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Saturday, January 26, 2019

A Bright Future For The Book




When the SONY Reader was invented in 2006 and Amazon introduced its Kindle a year later, many pundits predicted the rapid decline of printed books.  As digital sales the last five years have shown, the experts were wrong.  Print sales have continued to climb year-to-year for many years, while ebook sales have fallen in the same period.  Roughly 80% of the book market still comes from printed books.  So is the traditional form of the book dead?

Not at all, but it still is in danger.  Ebooks are cheaper, available 24-7, portable, can be read with enhancements like video, and match with the lifestyle trend of everything being in a digital box.  But I despise e-books.  There’s nothing like holding a printed book in your hand, smelling the ink, feeling the paper.  Seeing the book on the shelf reminds you of what you have read and who you are.

In the Book by Amaranth Borsuk, an examination of the future and history of books is undertaken in an interesting and insightful manner.  It is worth noting that the book we know of today is the product of other formats that, with the advent of new technologies, will morph into new forms.

For instance, the codex (the way we have bound pages) didn’t immediately replace scrolls.  In fact, scrolls and codex books made of both parchment and papyrus existed side by side within Roman culture for centuries.

Another interesting tidbit; Gutenberg died never having profited from his invention or his standardized Bible.  In 1455 he lost a lawsuit that led him to forfeit his print shop.  But his printing press vastly accelerated the speed of book production by allowing hundreds of identical copies of a single text to be printed.

Of course one can’t discuss books without talking about copyright protection and piracy.  If intellectual property is not protected fiercely, we have a Wild West approach to the life’s work of struggling writers.

The world’s first protection for writers came about in 1709 under the Statue of Anne in England, which gave ownership of work to its author, but protecting those rights only for 14-28 years.

According to Borsuk:  "While the Statute of Anne had restricted copyright to a maximum of 28 years, British booksellers fought to maintain perpetual copyright during a 60-year period known as the ‘battel of the booksellers.’ The landmark case Donaldson vs. Beckett (1774) struck down perpetual copyright and confirmed the copyright term established by the Statute, bringing a wealth of material into the public to domain and setting a precedent that would be adopted and adapted around the world in the ensuing decades.  The United States would pass its own Copyright Act, An Act for the Encouragement of Learning, in 1790, revising it periodically over the next two centuries.  As the name suggests, it aimed to protect the rights of authors while also ensuring works would enter the public domain within a reasonable timeframe."

Borsuk also noted: “International respect for copyright was established by the 1886 Berne International Copyright Convention and the American International Copyright Treaty of 1891, defining important protections for reprints and works in translation.”

The book has a long history – and hopefully an even longer future.  Just what is a book?  

“A book is an experience… a book starts with an idea.  And ends with a reader,” says Julie Chen and Clifton Meador in How Books Work.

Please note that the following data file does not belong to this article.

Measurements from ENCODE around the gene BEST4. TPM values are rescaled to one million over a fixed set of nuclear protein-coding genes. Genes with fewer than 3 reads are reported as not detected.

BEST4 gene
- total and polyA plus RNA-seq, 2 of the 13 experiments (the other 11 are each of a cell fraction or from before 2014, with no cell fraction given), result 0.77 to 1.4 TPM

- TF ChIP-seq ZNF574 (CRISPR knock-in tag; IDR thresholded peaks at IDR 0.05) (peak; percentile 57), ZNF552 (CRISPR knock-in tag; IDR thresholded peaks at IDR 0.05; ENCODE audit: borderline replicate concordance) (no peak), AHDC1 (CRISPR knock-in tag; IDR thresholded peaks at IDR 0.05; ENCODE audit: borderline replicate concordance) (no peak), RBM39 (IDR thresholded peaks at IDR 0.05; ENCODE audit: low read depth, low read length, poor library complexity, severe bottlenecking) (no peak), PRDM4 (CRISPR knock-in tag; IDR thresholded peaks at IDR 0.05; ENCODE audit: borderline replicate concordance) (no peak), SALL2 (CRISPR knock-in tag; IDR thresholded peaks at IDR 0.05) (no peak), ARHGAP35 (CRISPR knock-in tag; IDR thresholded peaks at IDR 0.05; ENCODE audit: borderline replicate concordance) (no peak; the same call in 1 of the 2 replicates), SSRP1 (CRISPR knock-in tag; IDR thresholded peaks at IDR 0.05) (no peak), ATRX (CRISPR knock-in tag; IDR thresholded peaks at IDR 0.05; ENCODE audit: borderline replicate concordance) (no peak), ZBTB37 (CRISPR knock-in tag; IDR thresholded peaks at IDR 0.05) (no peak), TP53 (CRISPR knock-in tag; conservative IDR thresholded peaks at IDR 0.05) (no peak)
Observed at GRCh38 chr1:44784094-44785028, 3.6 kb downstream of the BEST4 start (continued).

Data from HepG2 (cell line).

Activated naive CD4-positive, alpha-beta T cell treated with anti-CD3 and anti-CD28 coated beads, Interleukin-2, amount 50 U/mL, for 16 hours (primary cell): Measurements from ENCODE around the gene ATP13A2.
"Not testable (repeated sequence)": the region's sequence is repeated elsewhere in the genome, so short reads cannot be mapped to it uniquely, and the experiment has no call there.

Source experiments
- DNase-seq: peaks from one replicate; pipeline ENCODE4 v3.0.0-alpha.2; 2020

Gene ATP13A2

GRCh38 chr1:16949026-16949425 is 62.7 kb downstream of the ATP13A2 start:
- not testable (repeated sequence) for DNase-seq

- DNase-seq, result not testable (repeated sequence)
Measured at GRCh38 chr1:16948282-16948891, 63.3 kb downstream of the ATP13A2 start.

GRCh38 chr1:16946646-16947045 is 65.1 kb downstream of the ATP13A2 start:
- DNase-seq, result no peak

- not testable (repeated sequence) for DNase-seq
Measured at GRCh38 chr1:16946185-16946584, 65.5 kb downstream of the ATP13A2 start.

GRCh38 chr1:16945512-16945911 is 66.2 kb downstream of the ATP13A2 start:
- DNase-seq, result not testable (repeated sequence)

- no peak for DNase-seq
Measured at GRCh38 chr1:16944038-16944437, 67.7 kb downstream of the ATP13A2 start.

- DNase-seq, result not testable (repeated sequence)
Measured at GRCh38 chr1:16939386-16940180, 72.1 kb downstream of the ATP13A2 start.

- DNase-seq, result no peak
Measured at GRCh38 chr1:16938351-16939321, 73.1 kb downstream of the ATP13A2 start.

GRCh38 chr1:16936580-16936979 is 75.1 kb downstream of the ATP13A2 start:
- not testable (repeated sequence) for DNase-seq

I conclude with this excerpt from Borsuk’s book:

“The thing we picture when someone says “book” is an idea as much as an object.  As the history of the books changing form and its mechanical reproduction reveal, it has transformed significantly over time and region.  The clay tablet, papyrus scroll, and codex book each were shaped by the materials at hand and the needs of writers and readers.  Those materials in turn shaped the content with which such books were filled.  The mechanical reproduction for both texts and book objects in the industrial age and the start of the twentieth century helped solidify the codex as an efficient, portable, marketable object, available in hardbound or paperback covers, and distributed through networks of bookshops, libraries, and book fairs worldwide.  While we now have Kindles, digital book apps, and a number of web services for accessing books in PDF form, the system remains relatively unchanged:  the book is a commodity.”


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Brian Feinblum’s insightful views, provocative opinions, and interesting ideas expressed in this terrific blog are his alone and not that of his employer or anyone else. You can – and should -- follow him on Twitter @theprexpert and email him at brianfeinblum@gmail.com. He feels much more important when discussed in the third-person. This is copyrighted by BookMarketingBuzzBlog ©2019. Born and raised in Brooklyn, he now resides in Westchester. His writings are often featured in The Writer and IBPA’s Independent.  This was named one of the best book marketing blogs by Book Baby http://blog.bookbaby.com/2013/09/the-best-book-marketing-blogs and recognized by Feedspot in 2018 as one of the top book marketing blogs. Also named by WinningWriters.com as a "best resource.” He recently hosted a panel on book publicity for Book Expo America.


2 comments:

  1. A good piece on a subject dear to my heart. While I understand that e-books are popular, especially with millennials, most e-book only fiction tends to be short--more novelettes than full novels. Online media are primarily visual and the eye tires after awhile staring at a screen. Honestly, how many people would really read War and Peace in e-book format and actually finish it?

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